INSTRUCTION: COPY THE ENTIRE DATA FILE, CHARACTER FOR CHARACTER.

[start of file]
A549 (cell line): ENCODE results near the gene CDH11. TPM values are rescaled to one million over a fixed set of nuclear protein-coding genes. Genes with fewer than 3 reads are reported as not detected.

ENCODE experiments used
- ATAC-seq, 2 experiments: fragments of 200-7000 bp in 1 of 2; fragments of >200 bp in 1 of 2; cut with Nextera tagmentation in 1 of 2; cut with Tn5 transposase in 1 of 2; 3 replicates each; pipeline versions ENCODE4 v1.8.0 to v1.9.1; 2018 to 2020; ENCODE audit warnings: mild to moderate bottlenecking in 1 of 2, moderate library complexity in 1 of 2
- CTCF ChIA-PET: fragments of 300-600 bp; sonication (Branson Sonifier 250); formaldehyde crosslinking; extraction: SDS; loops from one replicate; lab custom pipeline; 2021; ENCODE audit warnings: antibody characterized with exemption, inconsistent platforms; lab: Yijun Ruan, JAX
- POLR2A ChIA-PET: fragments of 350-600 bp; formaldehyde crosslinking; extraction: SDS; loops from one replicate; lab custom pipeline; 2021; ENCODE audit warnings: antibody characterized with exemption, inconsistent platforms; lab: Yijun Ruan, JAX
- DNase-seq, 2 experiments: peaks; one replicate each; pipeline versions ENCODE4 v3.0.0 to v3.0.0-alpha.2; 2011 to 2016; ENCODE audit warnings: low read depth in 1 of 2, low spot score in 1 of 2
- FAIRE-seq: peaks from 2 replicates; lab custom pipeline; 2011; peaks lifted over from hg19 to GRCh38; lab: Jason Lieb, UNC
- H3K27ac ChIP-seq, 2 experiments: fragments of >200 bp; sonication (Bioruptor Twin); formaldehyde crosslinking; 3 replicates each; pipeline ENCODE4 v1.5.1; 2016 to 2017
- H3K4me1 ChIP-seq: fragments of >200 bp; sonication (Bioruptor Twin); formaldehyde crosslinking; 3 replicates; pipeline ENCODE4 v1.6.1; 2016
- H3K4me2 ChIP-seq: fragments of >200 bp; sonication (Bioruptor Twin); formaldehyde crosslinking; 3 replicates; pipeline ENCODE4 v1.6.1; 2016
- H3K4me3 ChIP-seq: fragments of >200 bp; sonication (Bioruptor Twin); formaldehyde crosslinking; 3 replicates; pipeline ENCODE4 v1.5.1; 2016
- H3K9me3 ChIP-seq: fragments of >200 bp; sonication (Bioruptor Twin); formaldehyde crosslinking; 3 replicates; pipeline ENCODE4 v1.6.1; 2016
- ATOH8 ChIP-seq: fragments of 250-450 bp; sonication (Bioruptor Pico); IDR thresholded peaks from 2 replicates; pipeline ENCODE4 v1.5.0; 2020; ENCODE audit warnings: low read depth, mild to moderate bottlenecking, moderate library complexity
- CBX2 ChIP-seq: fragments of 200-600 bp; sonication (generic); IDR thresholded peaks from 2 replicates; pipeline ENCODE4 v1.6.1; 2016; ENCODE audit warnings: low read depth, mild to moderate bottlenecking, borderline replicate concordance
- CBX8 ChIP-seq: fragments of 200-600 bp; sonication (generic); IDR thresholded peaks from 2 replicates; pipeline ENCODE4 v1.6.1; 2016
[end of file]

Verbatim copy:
A549 (cell line): ENCODE results near the gene CDH11. TPM values are rescaled to one million over a fixed set of nuclear protein-coding genes. Genes with fewer than 3 reads are reported as not detected.

ENCODE experiments used
- ATAC-seq, 2 experiments: fragments of 200-7000 bp in 1 of 2; fragments of >200 bp in 1 of 2; cut with Nextera tagmentation in 1 of 2; cut with Tn5 transposase in 1 of 2; 3 replicates each; pipeline versions ENCODE4 v1.8.0 to v1.9.1; 2018 to 2020; ENCODE audit warnings: mild to moderate bottlenecking in 1 of 2, moderate library complexity in 1 of 2
- CTCF ChIA-PET: fragments of 300-600 bp; sonication (Branson Sonifier 250); formaldehyde crosslinking; extraction: SDS; loops from one replicate; lab custom pipeline; 2021; ENCODE audit warnings: antibody characterized with exemption, inconsistent platforms; lab: Yijun Ruan, JAX
- POLR2A ChIA-PET: fragments of 350-600 bp; formaldehyde crosslinking; extraction: SDS; loops from one replicate; lab custom pipeline; 2021; ENCODE audit warnings: antibody characterized with exemption, inconsistent platforms; lab: Yijun Ruan, JAX
- DNase-seq, 2 experiments: peaks; one replicate each; pipeline versions ENCODE4 v3.0.0 to v3.0.0-alpha.2; 2011 to 2016; ENCODE audit warnings: low read depth in 1 of 2, low spot score in 1 of 2
- FAIRE-seq: peaks from 2 replicates; lab custom pipeline; 2011; peaks lifted over from hg19 to GRCh38; lab: Jason Lieb, UNC
- H3K27ac ChIP-seq, 2 experiments: fragments of >200 bp; sonication (Bioruptor Twin); formaldehyde crosslinking; 3 replicates each; pipeline ENCODE4 v1.5.1; 2016 to 2017
- H3K4me1 ChIP-seq: fragments of >200 bp; sonication (Bioruptor Twin); formaldehyde crosslinking; 3 replicates; pipeline ENCODE4 v1.6.1; 2016
- H3K4me2 ChIP-seq: fragments of >200 bp; sonication (Bioruptor Twin); formaldehyde crosslinking; 3 replicates; pipeline ENCODE4 v1.6.1; 2016
- H3K4me3 ChIP-seq: fragments of >200 bp; sonication (Bioruptor Twin); formaldehyde crosslinking; 3 replicates; pipeline ENCODE4 v1.5.1; 2016
- H3K9me3 ChIP-seq: fragments of >200 bp; sonication (Bioruptor Twin); formaldehyde crosslinking; 3 replicates; pipeline ENCODE4 v1.6.1; 2016
- ATOH8 ChIP-seq: fragments of 250-450 bp; sonication (Bioruptor Pico); IDR thresholded peaks from 2 replicates; pipeline ENCODE4 v1.5.0; 2020; ENCODE audit warnings: low read depth, mild to moderate bottlenecking, moderate library complexity
- CBX2 ChIP-seq: fragments of 200-600 bp; sonication (generic); IDR thresholded peaks from 2 replicates; pipeline ENCODE4 v1.6.1; 2016; ENCODE audit warnings: low read depth, mild to moderate bottlenecking, borderline replicate concordance
- CBX8 ChIP-seq: fragments of 200-600 bp; sonication (generic); IDR thresholded peaks from 2 replicates; pipeline ENCODE4 v1.6.1; 2016